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Thu, October 15, 2015

Homecoming festivities start next week!

I have heard from several of our alumni near and far that they plan to attend this year’s Homecoming festivities, and I’m looking forward to seeing each and every one of you back home next week.

This year’s theme is “MinerFest,” a fall festival event. The Homecoming lineup includes a variety of alumni events and department open houses. And don’t forget a slide rule competition and results from the Hackathon for Humanity project!

Seven exceptional Miners will be honored at this year’s events. Learn more about them and their lasting legacy here.

One celebration I’m particularly looking forward to is the Computer Science Golden Jubilee. Our computer science program was the first of its kind in the state and is celebrating its 50th anniversary. Huzzah!

Another celebration that is a certain success is the 30th Anniversary of the Chancellor's Advisory Committee on African-American Recruitment and Retention.

Search beginning for new vice provost and dean

As you may have heard, on Friday Dr. Ian Ferguson, vice provost and dean of the College of Engineering and Computing, submitted his resignation due to personal and family health concerns. The effective date is immediate. Dean Ferguson helped establish the new College of Engineering and Computing last year as its first academic leader. With his vision, he helped guide many important activities during his tenure.

He will complete the calendar year on a leave of absence and will return to the faculty in the electrical and computer engineering department. I know he is anxious to continue to serve Missouri S&T when he returns. In the coming days, we will begin the process of searching for someone to fill this important leadership position. In the interim, please join me in wishing Dr. Ferguson and his family well.

Nest Home soars in early voting

As of the writing of this newsletter, the Missouri S&T Nest Home is ranked third in the U.S. Department of Energy’s Solar Decathalon. So far, it has been judged on four out of 10 criteria, and a final ranking is expected next week.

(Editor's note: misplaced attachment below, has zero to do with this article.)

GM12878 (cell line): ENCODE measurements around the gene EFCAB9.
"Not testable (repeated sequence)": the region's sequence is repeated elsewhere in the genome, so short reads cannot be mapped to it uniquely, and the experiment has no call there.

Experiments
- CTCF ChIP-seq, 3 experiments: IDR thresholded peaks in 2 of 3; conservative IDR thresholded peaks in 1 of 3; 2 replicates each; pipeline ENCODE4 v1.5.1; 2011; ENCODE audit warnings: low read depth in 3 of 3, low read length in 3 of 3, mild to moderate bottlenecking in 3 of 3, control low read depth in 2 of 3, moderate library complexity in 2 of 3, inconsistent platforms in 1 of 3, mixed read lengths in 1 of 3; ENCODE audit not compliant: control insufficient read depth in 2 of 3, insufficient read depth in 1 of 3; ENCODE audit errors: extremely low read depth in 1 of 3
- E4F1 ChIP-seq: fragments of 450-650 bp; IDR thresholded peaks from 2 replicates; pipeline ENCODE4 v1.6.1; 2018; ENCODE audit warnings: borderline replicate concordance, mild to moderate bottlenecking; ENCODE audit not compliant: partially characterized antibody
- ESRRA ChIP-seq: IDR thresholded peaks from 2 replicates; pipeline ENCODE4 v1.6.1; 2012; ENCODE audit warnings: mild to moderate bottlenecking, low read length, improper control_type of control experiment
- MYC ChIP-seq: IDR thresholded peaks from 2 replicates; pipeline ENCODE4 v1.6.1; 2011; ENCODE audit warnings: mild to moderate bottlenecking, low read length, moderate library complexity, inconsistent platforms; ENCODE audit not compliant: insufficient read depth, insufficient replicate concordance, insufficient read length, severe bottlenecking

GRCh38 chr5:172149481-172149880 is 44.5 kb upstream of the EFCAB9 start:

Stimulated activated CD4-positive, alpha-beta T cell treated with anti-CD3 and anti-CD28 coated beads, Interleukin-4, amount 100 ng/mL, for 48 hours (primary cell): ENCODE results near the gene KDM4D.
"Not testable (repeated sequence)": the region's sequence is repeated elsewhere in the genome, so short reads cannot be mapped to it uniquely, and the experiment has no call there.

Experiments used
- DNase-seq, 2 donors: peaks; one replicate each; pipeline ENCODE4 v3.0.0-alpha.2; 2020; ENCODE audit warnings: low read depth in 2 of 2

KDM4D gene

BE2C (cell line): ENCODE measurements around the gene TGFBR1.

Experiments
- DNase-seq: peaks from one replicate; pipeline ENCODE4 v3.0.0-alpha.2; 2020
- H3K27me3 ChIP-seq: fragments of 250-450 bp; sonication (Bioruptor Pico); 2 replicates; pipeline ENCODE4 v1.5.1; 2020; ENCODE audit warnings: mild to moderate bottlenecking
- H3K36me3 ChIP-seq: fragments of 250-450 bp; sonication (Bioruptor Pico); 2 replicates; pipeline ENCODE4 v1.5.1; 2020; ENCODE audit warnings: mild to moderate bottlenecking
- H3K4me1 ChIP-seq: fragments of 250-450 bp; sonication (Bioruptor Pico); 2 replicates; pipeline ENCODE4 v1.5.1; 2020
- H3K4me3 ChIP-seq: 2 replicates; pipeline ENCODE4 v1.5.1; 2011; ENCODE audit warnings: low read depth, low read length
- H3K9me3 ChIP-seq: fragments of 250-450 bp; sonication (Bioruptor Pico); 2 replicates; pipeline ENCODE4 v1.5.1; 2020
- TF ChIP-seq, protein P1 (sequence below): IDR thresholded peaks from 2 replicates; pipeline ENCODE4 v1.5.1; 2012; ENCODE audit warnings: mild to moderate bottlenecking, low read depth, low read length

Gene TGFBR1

I had an opportunity to see the home in Irvine, California, and meet U.S. Energy Secretary Ernest Moniz, who toured our home last week. It was clear that Secretary Moniz was impressed by the creativity of our team, and I could not be more proud of our Solar House Design Team and its advisors who made it happen. Learn more and check out a video of the home here.

Ongoing thought leadership in higher ed

It has already been a busy season of meeting with policymakers and community leaders to discuss some of the big issues in higher education. In September, I was a featured speaker at the Central Banking Series hosted by the Federal Reserve Bank of St. Louis. At the event, I spoke about challenges in higher education and what we're doing at Missouri S&T to adapt to the changing landscape in higher education. The photo above shows what is called the "iron triangle" in higher education and illustrates the delicate balance of quality, cost and access.

On Friday, I will participate in a panel discussion about bringing more women into computer science at the Southern Governors’ Association annual meeting, which is being held this year in St. Louis. (I’m looking forward to sharing that the first individual to earn a Ph.D. in computer science at the university was a woman, Patricia McAdams, who earned her doctorate in 1977.)

Although tremendous progress has been made in the past two decades to bring more women into the fields of science, technology, engineering and math, computer science is one area where women aren’t just gaining ground – we’re losing it. I am honored to help shine a spotlight on this issue, and to raise awareness about the need to bring more individuals into the STEM fields at the state and national level.

In addition to this week’s panel, I will visit Houston, Missouri, on Nov. 6 to meet with community leaders and students as part of the Show Me Value Tour. This tour was initiated by University of Missouri System President Tim Wolfe and aims to raise awareness about the value of higher education. This is especially true for Missouri S&T students. Last year, our undergraduates had an average starting salary of $63,350, among the highest in the nation.

Did you know?

Now in its 18th year, the Haunted Mine is the same age as some of our first-year students. The Haunted Mine, located at the Missouri S&T Experimental Mine, is open on select nights through the end of the month, with an early walkthrough for kids starting at 4 p.m. The spooktacular tradition benefits several student organizations and societies. Learn more here.

Whether you're able to come to campus in the coming weeks, or just visit in spirit, I hope you have a safe and enjoyable harvest season.

Warmest regards,

Cheryl B. Schrader, Ph.D.
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